A Letter to My Favorite Professor
(When I asked today’s guest blogger Casey Ryan to give me a one sentence bio, he emailed over:
Casey Ryan is the creator and host of the Cutting Room Floor – a talk-radio podcast that seeks to promote and showcase indie entertainers of all types. And I’m going to add a sentence of my own: He’s got the raw talent to host a nationally syndicated talk show.)
I never got the chance to thank you the way that I hoped I would or more appropriately should have. Back in the fall of 1993, I was a rail-thin, overly anxious 18 year-old trying to conquer a full course load of Physics, Chemistry, and Calculus at John Abbott College.
One of my last classes of that first week at “JAC” was Magic, Religion, and Science – a Humanities course that had you (Steven Spielberg’s doppelganger from the Bronx) as it’s ringmaster. You sat down at your desk, rolled your eyes in derision at the sight of my Physics tome, and addressing the whole room, barked those first unforgettable words that still resonate with me all these years later: “Everything you know…….is WRONG!”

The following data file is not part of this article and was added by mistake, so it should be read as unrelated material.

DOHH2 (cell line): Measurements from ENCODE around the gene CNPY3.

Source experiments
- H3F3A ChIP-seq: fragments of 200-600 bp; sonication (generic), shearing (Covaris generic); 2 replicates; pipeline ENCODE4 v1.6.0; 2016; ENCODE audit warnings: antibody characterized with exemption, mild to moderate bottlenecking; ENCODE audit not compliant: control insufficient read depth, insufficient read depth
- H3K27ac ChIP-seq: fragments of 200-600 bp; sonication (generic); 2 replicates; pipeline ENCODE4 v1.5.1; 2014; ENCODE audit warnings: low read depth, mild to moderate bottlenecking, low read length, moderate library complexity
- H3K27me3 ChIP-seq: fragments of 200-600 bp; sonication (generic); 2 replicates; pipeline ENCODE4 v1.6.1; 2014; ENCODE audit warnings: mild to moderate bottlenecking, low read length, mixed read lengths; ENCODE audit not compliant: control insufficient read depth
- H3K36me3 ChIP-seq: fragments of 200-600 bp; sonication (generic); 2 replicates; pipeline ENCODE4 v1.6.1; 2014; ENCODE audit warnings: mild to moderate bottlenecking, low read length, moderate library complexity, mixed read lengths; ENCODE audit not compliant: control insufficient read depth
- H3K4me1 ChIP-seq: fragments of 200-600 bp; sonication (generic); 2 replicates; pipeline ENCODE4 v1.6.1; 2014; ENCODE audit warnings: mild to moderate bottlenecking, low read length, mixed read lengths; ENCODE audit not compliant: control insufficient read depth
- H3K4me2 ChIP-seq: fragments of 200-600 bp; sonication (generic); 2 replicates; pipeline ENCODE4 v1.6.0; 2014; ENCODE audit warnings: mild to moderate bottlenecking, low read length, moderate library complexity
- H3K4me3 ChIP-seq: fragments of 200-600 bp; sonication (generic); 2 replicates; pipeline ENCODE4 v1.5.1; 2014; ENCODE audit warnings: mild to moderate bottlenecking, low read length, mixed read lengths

What followed was a stream of free-flowing consciousness unlike anything I’d ever heard before or since. The blood returned to my ashen face and I laughed harder than I had in years. There was something completely different in my academic diet now – something I could actually enjoy. Thanks to you, I can honestly say that I was tested on my knowledge of Differential Equations and Tarot cards in the same afternoon.
For a brief time, you became an ally and mentor – imparting on me 2 special gifts at a time in my life when I needed them most.
The first was the ability to laugh at myself. We all have our quirks and you taught me that quite often these things shouldn’t be shamed or hidden but, celebrated as signs of individuality. In essence, you gave me my first glimpse of the importance of being “indie”. You not only challenged your students philosophically but, demanded to be challenged in return.
The second gift was that learning about something for the pure, uncut, unfiltered, un-fornicated-with “fun of it all” was one of the great joys in life. I came way too close to losing complete sight of that during my first year in college.
When you passed away last year at 62, I was heartbroken and my sympathies continue to go out to your family. I offer up this short note in thanks, in memory, and in the hope that those reading it will recognize the significance of teachers like you and allow themselves to be inspired by the inspired.
With great respect,
Casey J. Ryan
“In, Gabe Berman shares his recipe for living a more joyful,worthwhile, and abundant life in every way. A witty, entertaining, and insightful read.” ~Deepak Chopra